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ARS Home » Midwest Area » West Lafayette, Indiana » National Soil Erosion Research » Research » Publications at this Location » Publication #371137

Research Project: Managing Agricultural Systems to Improve Agronomic Productivity, Soil, and Water Quality

Location: National Soil Erosion Research

Title: Preferential flow of surface-applied solutes: Effect of lysimeter design and initial soil water content

Author
item Williams, Mark
item CORONEL, OSCAR - Northeastern Illinois University
item McAfee, Scott
item SANDERS, LAURA - Northeastern Illinois University

Submitted to: Vadose Zone Journal
Publication Type: Peer Reviewed Journal
Publication Acceptance Date: 6/17/2020
Publication Date: 7/12/2020
Citation: Williams, M.R., Coronel, O., McAfee, S.J., Sanders, L.L. 2020. Preferential flow of surface-applied solutes: Effect of lysimeter design and initial soil water content. Vadose Zone Journal. 19:e20052. https://doi.org/10.1002/vzj2.20052.
DOI: https://doi.org/10.1002/vzj2.20052

Interpretive Summary: Preferential flow can result in substantial water and nutrient transport through the soil profile. Undisturbed blocks of soil extracted from agricultural fields (also referred to as soil columns or lysimeters) are often used to study water and nutrient movement in the laboratory. While lysimeters offer the advantage of a known soil volume and controlled laboratory conditions, unnatural preferential flow at the interface where the soil meets the lysimeter casing can produce unrealistic results. In this study, we use conservative solutes (bromide and chloride) and stable water isotopes to trace the sources and flow pathways of water through the soil under wet and dry antecedent moisture using lysimeters with and without edges sealed with petroleum jelly. Results showed that rainfall comprised 21-59% of the water leached through the soil profile regardless of lysimeter design or antecedent conditions. Sealing the edges of the lysimeters with petroleum jelly greatly reduced unnatural edge flow during rainfall simulations, but did not eliminate it. The greatest risk for edge flow occurred in unsealed lysimeters under wet antecedent conditions. Using multiple tracers, different initial antecedent conditions, and lysimeters with and without sealed edges not only allowed for the rigorous testing of laboratory methods, but also provided new insights into preferential flow processes and patterns that control subsurface nutrient transport.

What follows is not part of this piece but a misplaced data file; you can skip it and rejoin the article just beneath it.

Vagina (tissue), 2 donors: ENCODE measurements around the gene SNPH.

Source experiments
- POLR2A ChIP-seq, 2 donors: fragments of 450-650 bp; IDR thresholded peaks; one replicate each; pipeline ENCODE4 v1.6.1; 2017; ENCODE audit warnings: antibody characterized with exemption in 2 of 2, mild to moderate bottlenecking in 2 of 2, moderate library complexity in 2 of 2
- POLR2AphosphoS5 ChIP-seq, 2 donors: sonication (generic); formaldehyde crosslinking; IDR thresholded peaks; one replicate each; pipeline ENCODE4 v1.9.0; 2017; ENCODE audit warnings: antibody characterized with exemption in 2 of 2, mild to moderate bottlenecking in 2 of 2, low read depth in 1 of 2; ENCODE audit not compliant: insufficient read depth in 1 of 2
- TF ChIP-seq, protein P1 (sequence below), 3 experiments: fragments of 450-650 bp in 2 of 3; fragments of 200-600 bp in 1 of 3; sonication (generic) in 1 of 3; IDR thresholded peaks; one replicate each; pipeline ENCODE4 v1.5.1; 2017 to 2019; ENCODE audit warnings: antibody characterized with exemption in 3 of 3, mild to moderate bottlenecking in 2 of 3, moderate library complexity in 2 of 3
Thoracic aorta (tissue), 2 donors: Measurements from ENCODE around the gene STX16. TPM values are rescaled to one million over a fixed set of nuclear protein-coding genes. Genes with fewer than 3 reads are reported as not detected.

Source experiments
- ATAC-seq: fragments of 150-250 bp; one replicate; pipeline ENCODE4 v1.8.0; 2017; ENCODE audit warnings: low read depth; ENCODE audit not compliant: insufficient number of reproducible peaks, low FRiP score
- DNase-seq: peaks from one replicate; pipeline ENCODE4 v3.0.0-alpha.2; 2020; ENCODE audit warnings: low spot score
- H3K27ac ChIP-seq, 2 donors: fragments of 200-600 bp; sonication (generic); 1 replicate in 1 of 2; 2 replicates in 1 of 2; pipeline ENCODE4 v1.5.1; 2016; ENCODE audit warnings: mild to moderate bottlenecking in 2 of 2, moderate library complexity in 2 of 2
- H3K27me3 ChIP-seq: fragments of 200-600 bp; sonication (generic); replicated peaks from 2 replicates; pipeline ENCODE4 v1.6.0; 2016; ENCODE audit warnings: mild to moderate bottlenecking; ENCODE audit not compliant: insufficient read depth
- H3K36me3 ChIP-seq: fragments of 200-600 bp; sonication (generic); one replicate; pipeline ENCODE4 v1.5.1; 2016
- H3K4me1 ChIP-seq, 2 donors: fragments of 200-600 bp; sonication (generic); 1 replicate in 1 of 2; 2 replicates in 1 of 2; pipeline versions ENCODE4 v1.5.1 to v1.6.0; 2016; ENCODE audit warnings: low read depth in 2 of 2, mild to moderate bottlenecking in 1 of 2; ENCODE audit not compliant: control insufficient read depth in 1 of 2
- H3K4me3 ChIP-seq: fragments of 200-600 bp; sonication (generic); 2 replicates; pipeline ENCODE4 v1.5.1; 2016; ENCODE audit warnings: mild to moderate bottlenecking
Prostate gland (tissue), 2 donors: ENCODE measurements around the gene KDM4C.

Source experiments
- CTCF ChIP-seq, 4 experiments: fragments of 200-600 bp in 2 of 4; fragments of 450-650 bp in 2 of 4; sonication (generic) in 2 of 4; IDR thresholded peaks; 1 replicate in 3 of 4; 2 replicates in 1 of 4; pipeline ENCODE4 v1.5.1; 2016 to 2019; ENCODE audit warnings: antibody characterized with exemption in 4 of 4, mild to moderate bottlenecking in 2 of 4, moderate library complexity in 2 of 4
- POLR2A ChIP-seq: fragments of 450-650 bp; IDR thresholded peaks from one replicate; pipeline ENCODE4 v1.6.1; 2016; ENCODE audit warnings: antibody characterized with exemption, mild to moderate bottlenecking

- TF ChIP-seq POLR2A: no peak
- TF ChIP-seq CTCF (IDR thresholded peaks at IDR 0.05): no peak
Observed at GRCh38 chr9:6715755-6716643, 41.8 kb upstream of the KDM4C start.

Technical Abstract: Undisturbed soil lysimeters are widely used to study water and solute transport, where both natural (e.g., cracks, earthworm burrows) and un-natural (e.g., edge flow) preferential flow can greatly influence leaching rates. The objective of this study was to use chemical (Br- and Cl-) and isotopic (d18O) tracers to quantify the effect of initial soil water content and lysimeter design (unsealed edges vs. sealed edges) on preferential flows. Ten undisturbed lysimeters (900 cm2) were collected from an agricultural field, with the gap between the soil and lysimeter casing sealed with petroleum jelly for five of the lysimeters. Lysimeters were subjected to two rainfall simulations (3.3 cm h-1) under contrasting initial soil water contents, and leachate near the soil-casing interface was collected separately from leachate through the bulk soil. Three-component hydrograph separation revealed that event water (i.e., rainfall) comprised 21 to 59% of total leachate through the lysimeters irrespective of initial soil water content and lysimeter design. Sealing the edges of the lysimeters with petroleum jelly greatly reduced but did not eliminate edge flow during rainfall simulations. While water and solute transport were similar in both sealed and unsealed lysimeters under dry antecedent conditions due to the formation of shrinkage cracks on the soil surface, edge flow was substantially greater for the unsealed lysimeters under wet antecedent conditions. Unsealed edges under wet antecedent conditions facilitated the preferential transport of both event and pre-event water resulting in greater solute leaching. Using multiple tracers to contrast lysimeter designs under different initial soil water contents not only allowed for rigorous testing of a commonly used edge-flow suppression technique, but also provided new insights into preferential flow processes and patterns.